NEW YORK — Ask former Michigan State star turned CBS Sports Network analyst Mateen Cleaves about Iowa State freshman Monte Morris and he smiles.
Both he and Morris have thrived under the glare of a spotlight.
“He likes the bright lights,” Cleaves — one of the villains in the Cyclones' 2000 Elite Eight run — said of the point guard nicknamed ‘Man-Man.’ “He’s been a big lift for them. When (ISU Coach) Fred (Hoiberg) put him in the starting lineup, I liked the flow of the offense a lot better.”
Easy — it frees up ISU’s current headliners to do their thing.
“(DeAndre) Kane doesn’t have to do as much,” Cleaves said. “You can take him off the ball and let Monte initiate the offense. Just his decision-making ability, the job he’s done, not making mistakes — I think it’s been huge for Iowa State.”
But back to the villain part.
Cleaves delivered a key alley-oop pass to a backdoor-cutting Morris Peterson in that crushing, from the Cyclones’ perspective, 2000 Elite Eight loss.
Peterson dunked for a 64-61 lead — and the rest, including a Coach Larry Eustachy rant and ejection, is painful ISU history.
“We felt going into that game that whoever won that game was probably going to win the national championship,” said Cleaves, who celebrated a title two wins later. “We thought that was going to be a dogfight and it was. With (Marcus) Fizer and (Jamaal) Tinsley; I watched Tinsley on tape and was like, ‘Woo-ee, this guy is good, this guy can play.’”
As for Eustachy’s ejection — which stemmed from disputes over several late calls and non-calls — Cleaves sympathized.
“It’s the NCAA tournament,” he said. “Everybody wants to go to the Final Four and play for the national championship, so he was into it. And we didn’t take it as disrespect or anything like that. He was fighting for his team. As a coach I would probably do the same thing. He stuck up for his team.”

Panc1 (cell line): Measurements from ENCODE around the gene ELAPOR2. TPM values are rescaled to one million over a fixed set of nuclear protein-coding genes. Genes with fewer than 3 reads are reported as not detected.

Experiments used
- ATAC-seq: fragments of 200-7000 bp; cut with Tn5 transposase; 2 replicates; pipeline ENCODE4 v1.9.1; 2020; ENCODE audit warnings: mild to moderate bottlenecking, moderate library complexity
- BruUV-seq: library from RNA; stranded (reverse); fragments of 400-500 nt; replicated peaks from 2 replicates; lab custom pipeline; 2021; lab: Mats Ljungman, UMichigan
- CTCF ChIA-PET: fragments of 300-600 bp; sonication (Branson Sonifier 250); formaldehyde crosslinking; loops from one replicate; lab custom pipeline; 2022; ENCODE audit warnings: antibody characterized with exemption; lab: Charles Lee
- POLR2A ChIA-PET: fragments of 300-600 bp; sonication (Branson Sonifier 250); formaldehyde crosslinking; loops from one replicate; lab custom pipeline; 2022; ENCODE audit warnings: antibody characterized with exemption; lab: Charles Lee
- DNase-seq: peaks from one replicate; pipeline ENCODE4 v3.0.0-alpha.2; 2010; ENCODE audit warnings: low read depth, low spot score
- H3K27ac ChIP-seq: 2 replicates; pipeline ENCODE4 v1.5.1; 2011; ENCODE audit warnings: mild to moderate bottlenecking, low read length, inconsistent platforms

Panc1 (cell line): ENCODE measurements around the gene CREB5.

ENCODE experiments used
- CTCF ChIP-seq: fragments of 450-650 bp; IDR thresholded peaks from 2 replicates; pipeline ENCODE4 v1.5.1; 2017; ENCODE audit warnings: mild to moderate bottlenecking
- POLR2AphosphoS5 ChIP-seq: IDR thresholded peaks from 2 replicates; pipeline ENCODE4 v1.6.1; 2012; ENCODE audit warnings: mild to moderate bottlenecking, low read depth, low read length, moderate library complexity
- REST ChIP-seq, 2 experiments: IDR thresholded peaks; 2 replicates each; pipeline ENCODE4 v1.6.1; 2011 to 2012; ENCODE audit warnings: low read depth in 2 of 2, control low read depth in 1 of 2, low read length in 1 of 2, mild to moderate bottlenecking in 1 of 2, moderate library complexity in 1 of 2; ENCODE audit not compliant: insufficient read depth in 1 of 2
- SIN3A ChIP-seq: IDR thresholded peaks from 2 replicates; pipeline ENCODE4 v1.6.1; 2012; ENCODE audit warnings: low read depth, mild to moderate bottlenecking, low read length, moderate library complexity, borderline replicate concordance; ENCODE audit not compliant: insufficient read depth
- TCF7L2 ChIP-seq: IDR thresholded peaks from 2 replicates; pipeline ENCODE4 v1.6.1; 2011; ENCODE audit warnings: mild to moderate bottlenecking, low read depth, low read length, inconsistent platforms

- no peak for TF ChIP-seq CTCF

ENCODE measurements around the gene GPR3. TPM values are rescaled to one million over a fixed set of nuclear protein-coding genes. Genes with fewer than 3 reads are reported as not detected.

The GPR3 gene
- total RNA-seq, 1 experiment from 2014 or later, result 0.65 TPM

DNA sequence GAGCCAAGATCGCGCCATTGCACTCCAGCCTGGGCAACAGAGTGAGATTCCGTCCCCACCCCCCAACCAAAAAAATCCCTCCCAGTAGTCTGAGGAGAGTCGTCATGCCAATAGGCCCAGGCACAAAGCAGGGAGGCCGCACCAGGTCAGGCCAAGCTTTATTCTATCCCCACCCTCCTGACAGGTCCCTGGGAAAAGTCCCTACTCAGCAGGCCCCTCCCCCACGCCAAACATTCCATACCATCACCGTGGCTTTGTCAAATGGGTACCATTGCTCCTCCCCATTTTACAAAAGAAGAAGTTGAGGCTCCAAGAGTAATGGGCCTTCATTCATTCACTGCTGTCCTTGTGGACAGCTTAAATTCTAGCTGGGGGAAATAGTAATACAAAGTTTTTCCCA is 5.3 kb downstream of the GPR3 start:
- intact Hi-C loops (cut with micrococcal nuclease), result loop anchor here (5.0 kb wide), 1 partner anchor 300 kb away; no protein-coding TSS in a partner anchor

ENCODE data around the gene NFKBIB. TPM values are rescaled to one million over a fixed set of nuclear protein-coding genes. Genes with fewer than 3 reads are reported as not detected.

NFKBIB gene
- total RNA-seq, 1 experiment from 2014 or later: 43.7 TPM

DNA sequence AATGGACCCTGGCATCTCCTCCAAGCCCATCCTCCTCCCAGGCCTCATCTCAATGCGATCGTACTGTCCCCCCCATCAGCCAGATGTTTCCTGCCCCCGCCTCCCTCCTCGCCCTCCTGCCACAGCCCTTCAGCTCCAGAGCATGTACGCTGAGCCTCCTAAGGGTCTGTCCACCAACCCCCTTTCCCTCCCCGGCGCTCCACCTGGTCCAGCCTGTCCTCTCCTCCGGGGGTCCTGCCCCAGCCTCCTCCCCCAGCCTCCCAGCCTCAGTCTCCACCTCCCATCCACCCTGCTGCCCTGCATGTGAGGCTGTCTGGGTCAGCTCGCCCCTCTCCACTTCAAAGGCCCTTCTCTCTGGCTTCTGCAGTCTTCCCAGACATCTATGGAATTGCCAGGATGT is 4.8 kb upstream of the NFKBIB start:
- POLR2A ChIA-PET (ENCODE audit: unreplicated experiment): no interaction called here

Cleaves has stuck by Morris, working with him the last few summers and always stressing two things the most: Playing the game the right way and playing within himself.
“You look at Kane and (Melvin) Ejim, they don’t mind having the ball in his hands because they trust his decision-making,” Cleaves said.
Morris said Cleaves is like a father figure to him.
They both represent Flint, Mich.
Cleaves first reached out to him, he said, after a state tournament loss his sophomore year.
Morris led Flint Beecher to two straight titles after that and remains on track to breaking the NCAA record for assist-to-turnover ratio (5-to-1).
“He looked at me like his own son,” Morris said. “He pushed me through a lot of workouts. I look up to him as a mentor.”
POLLARD ON HOIBERG
Iowa State’s Director of Athletics, Jamie Pollard, is sick of hearing about speculation that Fred Hoiberg is a hot NBA coaching commodity.
Sick or not, it surfaces plenty — here, back in San Antonio, and even in Ames.
““I’ve said from the git-go that the NBA and college are two separate things. The day Fred — if and when he ever wants to do that, he’ll go do it. And it won’t matter what anybody’s paying. That’s not my sense of Fred’s value system. It’s either going to be, ‘I want to go do it, or I don’t want to go do it.’ In the meantime, as long as he wants to be the Iowa State coach, we’re going to continue to do whatever we can to be able to treat him fairly.”
As for Hoiberg, talk’s just talk.
“I don’t even pay attention to it,” he said.
Pollard said the athletic department’s allotment of 1,250 tickets was gone in roughly two days. “But I’m sure there’s more than that that are going to be here,” he added. “It’s pretty neat, because this is not a cheap place to come, not an inexpensive place to come.”